- Similar square footage. You can’t take the price of a 1,000 square-foot-home and double it to determine the value of a 2,000 square-foot-home. That’s because the per-square-foot cost of smaller homes is higher than the per-square-foot cost of a larger home. Ideally, you want to compare homes within 10% of your subject property’s square footage.
- Similar age and construction. You will hear people say: They don’t build homes like they used to.But it doesn’t necessarily mean older homes are better than newer homes. The values, however, are different because of character and appeal. A tile roof, for example, can enjoy a 50-year life over the 25- to 30-year life of a standard composition shingle.
- Similar lot size. In some newer home tracts, you might find a mix of lot sizes. For example, a zero-lot line means the home really doesn’t have a yard. The side or back yard might be very small without grass or vegetation, which typically do not appeal to families with children. Many areas compute lot size based on actual square footage divided into 43,560 square feet. An acre is 43,560 square feet. A quarter of an acre, or 10,890 square feet is .25 of an acre.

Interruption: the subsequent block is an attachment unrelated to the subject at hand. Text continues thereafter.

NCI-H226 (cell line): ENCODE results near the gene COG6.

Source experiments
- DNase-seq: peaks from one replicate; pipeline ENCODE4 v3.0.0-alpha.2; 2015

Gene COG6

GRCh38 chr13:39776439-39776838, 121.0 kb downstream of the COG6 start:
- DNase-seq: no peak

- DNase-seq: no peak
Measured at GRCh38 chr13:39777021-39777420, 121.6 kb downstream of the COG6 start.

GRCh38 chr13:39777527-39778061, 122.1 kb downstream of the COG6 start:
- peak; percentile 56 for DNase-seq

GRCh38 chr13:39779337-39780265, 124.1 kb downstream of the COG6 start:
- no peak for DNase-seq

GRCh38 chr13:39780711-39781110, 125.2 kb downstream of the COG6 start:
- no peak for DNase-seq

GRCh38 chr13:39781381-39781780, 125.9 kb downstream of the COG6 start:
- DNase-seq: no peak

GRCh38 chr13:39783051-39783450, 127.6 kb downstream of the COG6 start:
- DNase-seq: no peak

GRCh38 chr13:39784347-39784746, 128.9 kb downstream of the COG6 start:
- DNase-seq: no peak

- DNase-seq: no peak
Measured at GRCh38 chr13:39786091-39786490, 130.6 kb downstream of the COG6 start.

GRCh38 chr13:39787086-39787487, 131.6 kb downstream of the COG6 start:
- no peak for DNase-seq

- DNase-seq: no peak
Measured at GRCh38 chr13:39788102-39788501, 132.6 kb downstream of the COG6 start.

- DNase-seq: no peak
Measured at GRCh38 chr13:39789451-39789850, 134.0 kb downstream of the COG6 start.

- Similar condition. Unless you are working with a neighborhood specialist who has intimate knowledge of the condition of most of the homes in a specific area, it can be hard to determine the condition of a comparable sale. A stripped foreclosure home owned by the bank, which is missing its appliances and copper plumbing, is worth much less than a turn-key home, updated with new appliances, carpeting and paint.
- Amenities and upgrades: Is the kitchen new? Does the comparable sale house have full A/C? Is there crown molding, a deck, or a pool? Does your community have the same amenities (pool, workout room, walking trails, etc.) and homeowners association fees?
- Sales sweeteners: Did the comparable-sale sellers give the buyers downpayment assistance, closing costs, or a free television? You have to reduce the value of any comparable sale to account for any deal sweeteners.